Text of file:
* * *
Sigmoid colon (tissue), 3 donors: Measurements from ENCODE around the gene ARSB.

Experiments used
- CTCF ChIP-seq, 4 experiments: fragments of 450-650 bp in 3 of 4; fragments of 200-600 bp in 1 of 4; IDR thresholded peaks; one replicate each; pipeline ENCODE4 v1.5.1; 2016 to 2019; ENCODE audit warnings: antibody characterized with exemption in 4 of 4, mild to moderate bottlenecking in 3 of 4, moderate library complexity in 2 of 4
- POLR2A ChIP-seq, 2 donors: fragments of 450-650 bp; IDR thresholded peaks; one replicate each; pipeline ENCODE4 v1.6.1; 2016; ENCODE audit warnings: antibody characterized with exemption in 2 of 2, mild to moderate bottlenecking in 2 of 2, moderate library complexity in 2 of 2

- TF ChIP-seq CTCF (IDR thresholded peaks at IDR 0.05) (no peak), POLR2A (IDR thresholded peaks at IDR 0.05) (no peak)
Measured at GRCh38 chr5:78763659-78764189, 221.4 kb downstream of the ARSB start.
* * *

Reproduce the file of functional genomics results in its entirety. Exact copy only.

Sigmoid colon (tissue), 3 donors: Measurements from ENCODE around the gene ARSB.

Experiments used
- CTCF ChIP-seq, 4 experiments: fragments of 450-650 bp in 3 of 4; fragments of 200-600 bp in 1 of 4; IDR thresholded peaks; one replicate each; pipeline ENCODE4 v1.5.1; 2016 to 2019; ENCODE audit warnings: antibody characterized with exemption in 4 of 4, mild to moderate bottlenecking in 3 of 4, moderate library complexity in 2 of 4
- POLR2A ChIP-seq, 2 donors: fragments of 450-650 bp; IDR thresholded peaks; one replicate each; pipeline ENCODE4 v1.6.1; 2016; ENCODE audit warnings: antibody characterized with exemption in 2 of 2, mild to moderate bottlenecking in 2 of 2, moderate library complexity in 2 of 2

- TF ChIP-seq CTCF (IDR thresholded peaks at IDR 0.05) (no peak), POLR2A (IDR thresholded peaks at IDR 0.05) (no peak)
Measured at GRCh38 chr5:78763659-78764189, 221.4 kb downstream of the ARSB start.